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Efficacy of Warm Showers on Labor Pain and Birth Experiences During the First Labor Stage

Authors


  • The authors report no conflict of interest or relevant financial relationships.

Correspondence

Meei-Ling Gau, RN, CNM, IBCLC, PhD, Graduate Institute of Nurse-Midwifery, National Taipei University of Nursing and Health Sciences, No. 365, Ming-Te Road, Peitou, Taipei 112, Taiwan. meeiling@ntunhs.edu.tw

ABSTRACT

Objective

To determine the efficacy of warm showers on parturition pain and the birth experiences of women during the first stage of labor.

Design

Randomized controlled trial (RCT).

Setting/Participants

The study was conducted from July 10, 2010 to January 12, 2011 in the maternity ward of a Taipei City regional teaching hospital, site of approximately 220 to 250 births per month. Ninety-two expectant mothers were recruited (recruitment rate: 70.8%) and allocated by block randomization into the two arms of the study. In total, 80 women completed the trial: 41 in the control group and 39 in the experimental group.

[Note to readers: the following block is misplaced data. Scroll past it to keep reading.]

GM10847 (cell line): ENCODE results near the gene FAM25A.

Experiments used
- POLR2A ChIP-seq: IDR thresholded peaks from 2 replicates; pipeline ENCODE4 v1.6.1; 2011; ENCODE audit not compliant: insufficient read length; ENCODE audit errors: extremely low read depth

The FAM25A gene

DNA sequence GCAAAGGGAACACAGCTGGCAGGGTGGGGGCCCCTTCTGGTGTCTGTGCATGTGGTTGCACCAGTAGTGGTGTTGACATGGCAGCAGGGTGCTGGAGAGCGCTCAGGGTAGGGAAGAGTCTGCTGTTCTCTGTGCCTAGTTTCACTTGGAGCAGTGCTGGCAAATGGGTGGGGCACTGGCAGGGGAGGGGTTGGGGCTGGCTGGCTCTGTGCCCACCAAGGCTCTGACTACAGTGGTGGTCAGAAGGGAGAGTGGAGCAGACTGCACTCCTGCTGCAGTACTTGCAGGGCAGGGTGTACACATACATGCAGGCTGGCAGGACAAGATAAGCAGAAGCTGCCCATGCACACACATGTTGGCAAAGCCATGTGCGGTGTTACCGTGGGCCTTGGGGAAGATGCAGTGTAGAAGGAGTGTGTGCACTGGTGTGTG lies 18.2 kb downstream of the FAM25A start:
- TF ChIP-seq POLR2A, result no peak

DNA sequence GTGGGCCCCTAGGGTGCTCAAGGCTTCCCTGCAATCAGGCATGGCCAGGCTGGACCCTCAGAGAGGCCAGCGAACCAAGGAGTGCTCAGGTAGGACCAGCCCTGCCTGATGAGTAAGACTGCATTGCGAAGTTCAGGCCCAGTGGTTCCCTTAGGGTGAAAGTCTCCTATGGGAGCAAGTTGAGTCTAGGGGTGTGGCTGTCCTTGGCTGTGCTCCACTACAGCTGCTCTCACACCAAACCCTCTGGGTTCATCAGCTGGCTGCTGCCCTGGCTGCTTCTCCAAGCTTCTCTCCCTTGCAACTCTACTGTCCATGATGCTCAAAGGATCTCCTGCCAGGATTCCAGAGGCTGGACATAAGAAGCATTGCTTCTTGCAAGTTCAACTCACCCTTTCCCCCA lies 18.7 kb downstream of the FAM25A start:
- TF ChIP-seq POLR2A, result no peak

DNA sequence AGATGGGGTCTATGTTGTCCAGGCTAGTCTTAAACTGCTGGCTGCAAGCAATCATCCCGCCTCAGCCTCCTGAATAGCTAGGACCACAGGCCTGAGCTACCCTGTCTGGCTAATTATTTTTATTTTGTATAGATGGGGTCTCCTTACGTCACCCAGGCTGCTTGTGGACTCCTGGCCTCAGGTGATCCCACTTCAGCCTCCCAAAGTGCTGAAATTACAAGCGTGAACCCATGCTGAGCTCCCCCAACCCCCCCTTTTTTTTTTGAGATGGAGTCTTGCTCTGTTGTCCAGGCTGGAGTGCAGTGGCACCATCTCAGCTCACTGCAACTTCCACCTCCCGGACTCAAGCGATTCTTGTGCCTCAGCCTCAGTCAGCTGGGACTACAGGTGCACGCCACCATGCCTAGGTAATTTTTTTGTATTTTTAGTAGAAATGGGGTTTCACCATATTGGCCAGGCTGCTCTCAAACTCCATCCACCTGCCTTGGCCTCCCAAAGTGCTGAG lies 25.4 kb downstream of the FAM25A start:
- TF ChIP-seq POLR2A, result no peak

Methods

Participants in the experimental group received warm shower bath interventions. Each shower lasted 20 minutes. After a 5-minute full body or lower back shower, participants could spend 15 minutes directing shower water toward any body region that felt most comfortable. Facilities allowed participants to stand and sit as desired. Water was constantly monitored and maintained at a temperature of 37°C. Participants in the control group received standard childbirth care.

Results

Labor pain and the birth experience were assessed using the Visual Analogue Scale for Pain (VASP) and the Labour Agentry Scale, respectively. After adjusting for demographic and obstetric data, experimental-group women who participated in warm showers reported significantly lower VASP scores at 4-cm and 7-cm cervical dilations, and higher birth experiences than the control group.

Conclusion

Apart from the positive physical hygiene effects, warm showers are a cost-effective, convenient, easy-to-deploy, nonpharmacological approach to pain reduction. This intervention helps women in labor to participate fully in the birthing process, earn continuous caregiver support, feel cared for and comforted, and have a more positive overall experience.

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